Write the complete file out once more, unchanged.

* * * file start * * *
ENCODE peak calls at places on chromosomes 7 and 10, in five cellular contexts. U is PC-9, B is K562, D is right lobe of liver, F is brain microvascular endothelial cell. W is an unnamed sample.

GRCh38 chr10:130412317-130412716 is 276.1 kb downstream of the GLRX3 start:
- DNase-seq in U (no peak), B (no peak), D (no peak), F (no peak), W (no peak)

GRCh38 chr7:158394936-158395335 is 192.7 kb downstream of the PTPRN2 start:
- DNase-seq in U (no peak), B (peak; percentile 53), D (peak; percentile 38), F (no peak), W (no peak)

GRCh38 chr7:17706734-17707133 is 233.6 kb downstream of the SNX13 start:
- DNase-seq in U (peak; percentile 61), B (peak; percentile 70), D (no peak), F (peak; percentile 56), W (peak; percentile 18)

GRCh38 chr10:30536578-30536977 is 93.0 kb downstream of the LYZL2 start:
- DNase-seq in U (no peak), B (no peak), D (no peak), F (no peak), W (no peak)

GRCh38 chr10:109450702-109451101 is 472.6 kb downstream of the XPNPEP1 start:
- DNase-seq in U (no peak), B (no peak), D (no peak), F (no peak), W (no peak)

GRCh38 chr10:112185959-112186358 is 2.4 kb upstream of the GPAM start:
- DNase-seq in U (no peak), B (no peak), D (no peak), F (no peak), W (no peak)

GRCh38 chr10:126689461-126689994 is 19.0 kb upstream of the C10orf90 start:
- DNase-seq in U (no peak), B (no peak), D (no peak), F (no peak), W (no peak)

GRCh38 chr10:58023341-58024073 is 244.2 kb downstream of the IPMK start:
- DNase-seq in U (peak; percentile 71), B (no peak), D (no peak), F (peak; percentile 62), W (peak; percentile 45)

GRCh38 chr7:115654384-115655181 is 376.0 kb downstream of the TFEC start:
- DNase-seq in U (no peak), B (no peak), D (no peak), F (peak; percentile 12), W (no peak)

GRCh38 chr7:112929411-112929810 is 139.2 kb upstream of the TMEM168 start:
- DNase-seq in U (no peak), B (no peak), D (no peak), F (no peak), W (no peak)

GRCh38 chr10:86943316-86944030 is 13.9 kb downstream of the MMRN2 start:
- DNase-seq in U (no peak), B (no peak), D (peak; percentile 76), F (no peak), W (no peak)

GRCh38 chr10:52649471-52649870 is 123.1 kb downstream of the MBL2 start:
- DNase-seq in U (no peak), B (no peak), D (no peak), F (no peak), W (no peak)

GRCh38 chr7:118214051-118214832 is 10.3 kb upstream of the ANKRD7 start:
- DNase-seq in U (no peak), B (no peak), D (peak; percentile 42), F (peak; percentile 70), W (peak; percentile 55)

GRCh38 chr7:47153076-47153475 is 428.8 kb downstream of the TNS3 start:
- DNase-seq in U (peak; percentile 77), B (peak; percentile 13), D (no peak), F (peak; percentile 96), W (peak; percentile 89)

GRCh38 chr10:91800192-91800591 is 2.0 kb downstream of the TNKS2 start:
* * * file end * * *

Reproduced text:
ENCODE peak calls at places on chromosomes 7 and 10, in five cellular contexts. U is PC-9, B is K562, D is right lobe of liver, F is brain microvascular endothelial cell. W is an unnamed sample.

GRCh38 chr10:130412317-130412716 is 276.1 kb downstream of the GLRX3 start:
- DNase-seq in U (no peak), B (no peak), D (no peak), F (no peak), W (no peak)

GRCh38 chr7:158394936-158395335 is 192.7 kb downstream of the PTPRN2 start:
- DNase-seq in U (no peak), B (peak; percentile 53), D (peak; percentile 38), F (no peak), W (no peak)

GRCh38 chr7:17706734-17707133 is 233.6 kb downstream of the SNX13 start:
- DNase-seq in U (peak; percentile 61), B (peak; percentile 70), D (no peak), F (peak; percentile 56), W (peak; percentile 18)

GRCh38 chr10:30536578-30536977 is 93.0 kb downstream of the LYZL2 start:
- DNase-seq in U (no peak), B (no peak), D (no peak), F (no peak), W (no peak)

GRCh38 chr10:109450702-109451101 is 472.6 kb downstream of the XPNPEP1 start:
- DNase-seq in U (no peak), B (no peak), D (no peak), F (no peak), W (no peak)

GRCh38 chr10:112185959-112186358 is 2.4 kb upstream of the GPAM start:
- DNase-seq in U (no peak), B (no peak), D (no peak), F (no peak), W (no peak)

GRCh38 chr10:126689461-126689994 is 19.0 kb upstream of the C10orf90 start:
- DNase-seq in U (no peak), B (no peak), D (no peak), F (no peak), W (no peak)

GRCh38 chr10:58023341-58024073 is 244.2 kb downstream of the IPMK start:
- DNase-seq in U (peak; percentile 71), B (no peak), D (no peak), F (peak; percentile 62), W (peak; percentile 45)

GRCh38 chr7:115654384-115655181 is 376.0 kb downstream of the TFEC start:
- DNase-seq in U (no peak), B (no peak), D (no peak), F (peak; percentile 12), W (no peak)

GRCh38 chr7:112929411-112929810 is 139.2 kb upstream of the TMEM168 start:
- DNase-seq in U (no peak), B (no peak), D (no peak), F (no peak), W (no peak)

GRCh38 chr10:86943316-86944030 is 13.9 kb downstream of the MMRN2 start:
- DNase-seq in U (no peak), B (no peak), D (peak; percentile 76), F (no peak), W (no peak)

GRCh38 chr10:52649471-52649870 is 123.1 kb downstream of the MBL2 start:
- DNase-seq in U (no peak), B (no peak), D (no peak), F (no peak), W (no peak)

GRCh38 chr7:118214051-118214832 is 10.3 kb upstream of the ANKRD7 start:
- DNase-seq in U (no peak), B (no peak), D (peak; percentile 42), F (peak; percentile 70), W (peak; percentile 55)

GRCh38 chr7:47153076-47153475 is 428.8 kb downstream of the TNS3 start:
- DNase-seq in U (peak; percentile 77), B (peak; percentile 13), D (no peak), F (peak; percentile 96), W (peak; percentile 89)

GRCh38 chr10:91800192-91800591 is 2.0 kb downstream of the TNKS2 start: